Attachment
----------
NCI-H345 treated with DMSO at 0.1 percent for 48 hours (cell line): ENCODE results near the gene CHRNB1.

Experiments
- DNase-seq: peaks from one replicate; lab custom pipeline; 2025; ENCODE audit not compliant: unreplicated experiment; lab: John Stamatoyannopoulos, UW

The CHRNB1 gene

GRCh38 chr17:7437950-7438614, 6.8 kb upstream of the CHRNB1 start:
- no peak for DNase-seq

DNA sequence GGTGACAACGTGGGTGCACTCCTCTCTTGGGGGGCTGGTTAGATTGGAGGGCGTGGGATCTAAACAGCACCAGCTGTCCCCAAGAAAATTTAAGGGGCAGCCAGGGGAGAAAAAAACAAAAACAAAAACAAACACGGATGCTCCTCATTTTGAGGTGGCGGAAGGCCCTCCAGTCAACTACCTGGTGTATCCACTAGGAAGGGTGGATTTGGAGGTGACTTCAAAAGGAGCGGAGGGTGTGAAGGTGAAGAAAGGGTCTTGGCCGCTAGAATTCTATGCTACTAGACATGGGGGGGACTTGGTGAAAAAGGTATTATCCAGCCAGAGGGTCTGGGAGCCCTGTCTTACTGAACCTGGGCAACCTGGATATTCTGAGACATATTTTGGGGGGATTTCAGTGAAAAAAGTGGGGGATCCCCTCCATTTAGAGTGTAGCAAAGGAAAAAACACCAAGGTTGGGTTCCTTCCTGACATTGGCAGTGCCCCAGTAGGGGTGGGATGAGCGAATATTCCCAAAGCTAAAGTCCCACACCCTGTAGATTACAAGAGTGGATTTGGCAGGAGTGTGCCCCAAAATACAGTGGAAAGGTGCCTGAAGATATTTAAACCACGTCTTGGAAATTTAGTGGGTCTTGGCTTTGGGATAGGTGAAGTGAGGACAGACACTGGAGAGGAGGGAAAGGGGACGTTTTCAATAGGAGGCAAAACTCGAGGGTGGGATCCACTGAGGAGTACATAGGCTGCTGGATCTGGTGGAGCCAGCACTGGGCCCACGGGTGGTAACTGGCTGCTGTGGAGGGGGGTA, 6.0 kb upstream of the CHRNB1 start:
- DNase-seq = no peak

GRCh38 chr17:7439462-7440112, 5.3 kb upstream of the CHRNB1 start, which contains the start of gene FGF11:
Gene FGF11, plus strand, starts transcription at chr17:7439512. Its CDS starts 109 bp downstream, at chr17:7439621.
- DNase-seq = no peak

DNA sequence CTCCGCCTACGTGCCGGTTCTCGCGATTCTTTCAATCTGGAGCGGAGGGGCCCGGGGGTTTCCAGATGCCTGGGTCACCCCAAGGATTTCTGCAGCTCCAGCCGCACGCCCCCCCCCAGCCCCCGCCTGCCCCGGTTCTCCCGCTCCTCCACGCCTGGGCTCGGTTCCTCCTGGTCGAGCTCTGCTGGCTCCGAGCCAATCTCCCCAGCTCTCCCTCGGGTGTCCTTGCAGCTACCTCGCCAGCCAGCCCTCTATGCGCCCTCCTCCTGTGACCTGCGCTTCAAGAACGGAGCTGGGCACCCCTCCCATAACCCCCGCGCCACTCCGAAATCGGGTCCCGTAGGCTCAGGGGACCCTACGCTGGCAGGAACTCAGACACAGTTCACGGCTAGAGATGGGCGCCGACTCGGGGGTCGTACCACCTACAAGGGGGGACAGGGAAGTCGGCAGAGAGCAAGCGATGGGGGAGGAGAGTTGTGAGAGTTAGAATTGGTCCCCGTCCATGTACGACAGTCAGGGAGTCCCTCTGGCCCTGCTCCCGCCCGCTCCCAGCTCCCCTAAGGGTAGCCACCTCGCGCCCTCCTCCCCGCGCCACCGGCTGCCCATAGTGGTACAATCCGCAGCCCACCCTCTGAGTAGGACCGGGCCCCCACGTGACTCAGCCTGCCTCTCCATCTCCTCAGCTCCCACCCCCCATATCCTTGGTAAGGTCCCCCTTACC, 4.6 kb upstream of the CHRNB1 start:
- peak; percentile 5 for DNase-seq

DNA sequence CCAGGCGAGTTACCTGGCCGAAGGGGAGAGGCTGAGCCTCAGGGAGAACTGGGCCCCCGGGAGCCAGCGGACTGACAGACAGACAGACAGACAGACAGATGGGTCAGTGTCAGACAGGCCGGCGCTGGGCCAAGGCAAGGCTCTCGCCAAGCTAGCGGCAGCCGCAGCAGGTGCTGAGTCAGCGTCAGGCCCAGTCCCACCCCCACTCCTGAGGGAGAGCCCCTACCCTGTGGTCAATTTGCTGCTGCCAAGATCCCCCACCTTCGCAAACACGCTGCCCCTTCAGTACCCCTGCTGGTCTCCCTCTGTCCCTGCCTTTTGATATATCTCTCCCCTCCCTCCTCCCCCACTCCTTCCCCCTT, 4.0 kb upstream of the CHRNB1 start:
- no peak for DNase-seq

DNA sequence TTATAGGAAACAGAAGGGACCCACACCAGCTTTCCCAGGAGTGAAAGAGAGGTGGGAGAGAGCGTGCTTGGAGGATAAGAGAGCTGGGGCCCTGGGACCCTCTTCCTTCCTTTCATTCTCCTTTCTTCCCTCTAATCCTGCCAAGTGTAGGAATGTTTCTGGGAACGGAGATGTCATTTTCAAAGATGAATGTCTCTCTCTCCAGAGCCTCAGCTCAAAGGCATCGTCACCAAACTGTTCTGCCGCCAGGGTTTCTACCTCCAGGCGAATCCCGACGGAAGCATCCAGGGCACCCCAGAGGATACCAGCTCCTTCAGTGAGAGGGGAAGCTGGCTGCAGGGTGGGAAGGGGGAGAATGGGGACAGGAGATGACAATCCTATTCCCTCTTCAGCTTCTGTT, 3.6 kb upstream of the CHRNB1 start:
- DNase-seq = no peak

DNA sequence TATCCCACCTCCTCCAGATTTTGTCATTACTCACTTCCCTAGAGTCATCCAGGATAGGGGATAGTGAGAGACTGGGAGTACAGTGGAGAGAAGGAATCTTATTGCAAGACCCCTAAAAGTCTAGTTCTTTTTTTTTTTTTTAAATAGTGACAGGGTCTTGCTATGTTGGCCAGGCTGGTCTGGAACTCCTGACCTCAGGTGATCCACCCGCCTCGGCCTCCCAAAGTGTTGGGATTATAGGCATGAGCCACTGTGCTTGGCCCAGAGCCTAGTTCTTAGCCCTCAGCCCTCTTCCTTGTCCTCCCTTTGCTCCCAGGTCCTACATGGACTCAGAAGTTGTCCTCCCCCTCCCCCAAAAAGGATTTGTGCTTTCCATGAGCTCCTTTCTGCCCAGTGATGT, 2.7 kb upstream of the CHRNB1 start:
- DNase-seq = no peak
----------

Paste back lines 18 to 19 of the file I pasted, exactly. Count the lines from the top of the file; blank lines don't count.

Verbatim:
DNA sequence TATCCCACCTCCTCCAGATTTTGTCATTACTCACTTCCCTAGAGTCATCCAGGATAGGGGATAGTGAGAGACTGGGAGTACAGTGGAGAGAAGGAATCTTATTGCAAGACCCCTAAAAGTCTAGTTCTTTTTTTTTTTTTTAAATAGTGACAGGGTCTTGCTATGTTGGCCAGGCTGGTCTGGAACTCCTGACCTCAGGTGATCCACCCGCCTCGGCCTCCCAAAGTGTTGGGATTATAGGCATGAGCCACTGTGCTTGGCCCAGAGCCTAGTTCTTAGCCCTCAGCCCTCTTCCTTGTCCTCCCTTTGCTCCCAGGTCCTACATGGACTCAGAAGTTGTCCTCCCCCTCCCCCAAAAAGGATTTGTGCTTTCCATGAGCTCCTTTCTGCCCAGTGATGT, 2.7 kb upstream of the CHRNB1 start:
- DNase-seq = no peak